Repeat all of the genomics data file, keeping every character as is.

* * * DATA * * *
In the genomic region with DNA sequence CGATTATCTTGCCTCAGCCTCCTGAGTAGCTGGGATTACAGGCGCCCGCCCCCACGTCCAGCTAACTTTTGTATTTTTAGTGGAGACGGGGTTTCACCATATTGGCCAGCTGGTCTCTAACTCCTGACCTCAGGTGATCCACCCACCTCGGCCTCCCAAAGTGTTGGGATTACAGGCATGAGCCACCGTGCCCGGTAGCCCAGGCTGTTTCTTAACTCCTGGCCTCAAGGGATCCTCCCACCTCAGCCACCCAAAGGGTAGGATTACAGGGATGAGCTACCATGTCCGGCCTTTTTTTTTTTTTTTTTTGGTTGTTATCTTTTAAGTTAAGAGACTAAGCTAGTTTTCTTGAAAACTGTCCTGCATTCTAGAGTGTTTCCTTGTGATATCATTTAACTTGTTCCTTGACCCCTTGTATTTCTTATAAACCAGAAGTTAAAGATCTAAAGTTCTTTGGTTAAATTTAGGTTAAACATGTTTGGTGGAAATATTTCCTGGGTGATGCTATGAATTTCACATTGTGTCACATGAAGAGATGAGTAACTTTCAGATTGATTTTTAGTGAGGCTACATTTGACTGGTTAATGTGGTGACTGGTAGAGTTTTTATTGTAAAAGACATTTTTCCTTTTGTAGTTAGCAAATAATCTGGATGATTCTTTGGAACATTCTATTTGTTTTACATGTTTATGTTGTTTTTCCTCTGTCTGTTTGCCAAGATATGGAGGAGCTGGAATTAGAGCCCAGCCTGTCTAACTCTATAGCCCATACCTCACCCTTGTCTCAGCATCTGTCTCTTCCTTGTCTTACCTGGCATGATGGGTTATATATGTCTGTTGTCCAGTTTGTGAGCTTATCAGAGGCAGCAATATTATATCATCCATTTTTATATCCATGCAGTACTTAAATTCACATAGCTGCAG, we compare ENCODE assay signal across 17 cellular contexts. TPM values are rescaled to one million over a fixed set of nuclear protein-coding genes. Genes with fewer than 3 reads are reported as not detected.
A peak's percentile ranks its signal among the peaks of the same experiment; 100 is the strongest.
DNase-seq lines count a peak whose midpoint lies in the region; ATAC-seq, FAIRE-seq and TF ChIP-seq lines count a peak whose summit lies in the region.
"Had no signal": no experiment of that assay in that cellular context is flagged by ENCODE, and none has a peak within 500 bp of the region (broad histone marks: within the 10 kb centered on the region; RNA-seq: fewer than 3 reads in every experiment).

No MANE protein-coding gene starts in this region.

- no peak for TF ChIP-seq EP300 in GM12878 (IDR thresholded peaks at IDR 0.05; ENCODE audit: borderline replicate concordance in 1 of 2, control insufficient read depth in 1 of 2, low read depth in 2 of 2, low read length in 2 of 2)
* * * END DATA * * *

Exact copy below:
In the genomic region with DNA sequence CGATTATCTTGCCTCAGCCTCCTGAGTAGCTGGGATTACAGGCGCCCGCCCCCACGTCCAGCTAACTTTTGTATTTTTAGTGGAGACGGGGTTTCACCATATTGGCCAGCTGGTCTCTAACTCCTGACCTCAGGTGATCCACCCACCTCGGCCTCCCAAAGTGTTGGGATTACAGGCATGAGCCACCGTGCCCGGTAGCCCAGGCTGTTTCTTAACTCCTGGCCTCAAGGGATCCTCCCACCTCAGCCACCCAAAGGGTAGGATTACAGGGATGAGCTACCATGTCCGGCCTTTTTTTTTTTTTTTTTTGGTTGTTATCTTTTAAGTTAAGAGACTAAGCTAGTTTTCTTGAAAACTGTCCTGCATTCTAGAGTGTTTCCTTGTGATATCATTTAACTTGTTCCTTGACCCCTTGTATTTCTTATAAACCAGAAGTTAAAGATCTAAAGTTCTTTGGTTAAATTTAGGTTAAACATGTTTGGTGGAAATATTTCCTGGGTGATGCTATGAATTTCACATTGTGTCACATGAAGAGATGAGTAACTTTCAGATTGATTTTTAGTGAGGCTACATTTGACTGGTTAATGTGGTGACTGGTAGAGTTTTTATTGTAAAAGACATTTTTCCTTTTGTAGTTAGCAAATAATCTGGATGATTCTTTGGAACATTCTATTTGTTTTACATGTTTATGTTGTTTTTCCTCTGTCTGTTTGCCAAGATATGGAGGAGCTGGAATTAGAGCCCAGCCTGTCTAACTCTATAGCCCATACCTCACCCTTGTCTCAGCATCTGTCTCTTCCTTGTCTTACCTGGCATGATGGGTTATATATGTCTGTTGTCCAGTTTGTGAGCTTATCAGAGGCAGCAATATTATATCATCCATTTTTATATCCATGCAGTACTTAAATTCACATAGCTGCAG, we compare ENCODE assay signal across 17 cellular contexts. TPM values are rescaled to one million over a fixed set of nuclear protein-coding genes. Genes with fewer than 3 reads are reported as not detected.
A peak's percentile ranks its signal among the peaks of the same experiment; 100 is the strongest.
DNase-seq lines count a peak whose midpoint lies in the region; ATAC-seq, FAIRE-seq and TF ChIP-seq lines count a peak whose summit lies in the region.
"Had no signal": no experiment of that assay in that cellular context is flagged by ENCODE, and none has a peak within 500 bp of the region (broad histone marks: within the 10 kb centered on the region; RNA-seq: fewer than 3 reads in every experiment).

No MANE protein-coding gene starts in this region.

- no peak for TF ChIP-seq EP300 in GM12878 (IDR thresholded peaks at IDR 0.05; ENCODE audit: borderline replicate concordance in 1 of 2, control insufficient read depth in 1 of 2, low read depth in 2 of 2, low read length in 2 of 2)